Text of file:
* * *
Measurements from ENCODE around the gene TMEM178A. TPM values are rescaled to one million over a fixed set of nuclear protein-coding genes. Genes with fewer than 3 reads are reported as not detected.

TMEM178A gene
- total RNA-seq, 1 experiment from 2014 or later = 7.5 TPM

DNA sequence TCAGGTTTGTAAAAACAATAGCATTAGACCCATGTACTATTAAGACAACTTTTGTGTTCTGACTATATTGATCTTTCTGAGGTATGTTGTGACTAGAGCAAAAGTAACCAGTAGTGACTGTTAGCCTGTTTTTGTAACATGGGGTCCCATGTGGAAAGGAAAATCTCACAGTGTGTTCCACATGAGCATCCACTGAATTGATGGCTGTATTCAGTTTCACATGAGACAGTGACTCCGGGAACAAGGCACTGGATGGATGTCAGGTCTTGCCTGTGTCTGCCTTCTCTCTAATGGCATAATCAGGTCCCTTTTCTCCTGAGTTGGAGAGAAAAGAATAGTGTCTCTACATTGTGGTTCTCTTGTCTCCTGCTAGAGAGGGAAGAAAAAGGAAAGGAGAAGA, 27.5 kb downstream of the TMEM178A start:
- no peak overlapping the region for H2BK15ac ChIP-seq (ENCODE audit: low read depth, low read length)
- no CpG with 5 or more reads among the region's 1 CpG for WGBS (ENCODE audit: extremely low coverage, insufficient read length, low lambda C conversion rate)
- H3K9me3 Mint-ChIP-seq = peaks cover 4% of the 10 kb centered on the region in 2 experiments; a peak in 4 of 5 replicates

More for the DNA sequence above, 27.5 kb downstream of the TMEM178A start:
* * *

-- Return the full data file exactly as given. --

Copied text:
Measurements from ENCODE around the gene TMEM178A. TPM values are rescaled to one million over a fixed set of nuclear protein-coding genes. Genes with fewer than 3 reads are reported as not detected.

TMEM178A gene
- total RNA-seq, 1 experiment from 2014 or later = 7.5 TPM

DNA sequence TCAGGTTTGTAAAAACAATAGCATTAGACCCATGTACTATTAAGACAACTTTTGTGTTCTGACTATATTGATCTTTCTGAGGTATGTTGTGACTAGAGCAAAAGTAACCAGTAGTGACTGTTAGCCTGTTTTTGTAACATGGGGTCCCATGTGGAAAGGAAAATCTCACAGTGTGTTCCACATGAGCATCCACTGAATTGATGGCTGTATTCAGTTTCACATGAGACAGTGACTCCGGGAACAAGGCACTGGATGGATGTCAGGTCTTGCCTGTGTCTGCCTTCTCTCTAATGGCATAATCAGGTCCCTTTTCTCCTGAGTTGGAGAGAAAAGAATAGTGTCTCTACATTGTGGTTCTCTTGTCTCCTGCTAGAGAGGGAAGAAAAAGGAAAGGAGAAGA, 27.5 kb downstream of the TMEM178A start:
- no peak overlapping the region for H2BK15ac ChIP-seq (ENCODE audit: low read depth, low read length)
- no CpG with 5 or more reads among the region's 1 CpG for WGBS (ENCODE audit: extremely low coverage, insufficient read length, low lambda C conversion rate)
- H3K9me3 Mint-ChIP-seq = peaks cover 4% of the 10 kb centered on the region in 2 experiments; a peak in 4 of 5 replicates

More for the DNA sequence above, 27.5 kb downstream of the TMEM178A start: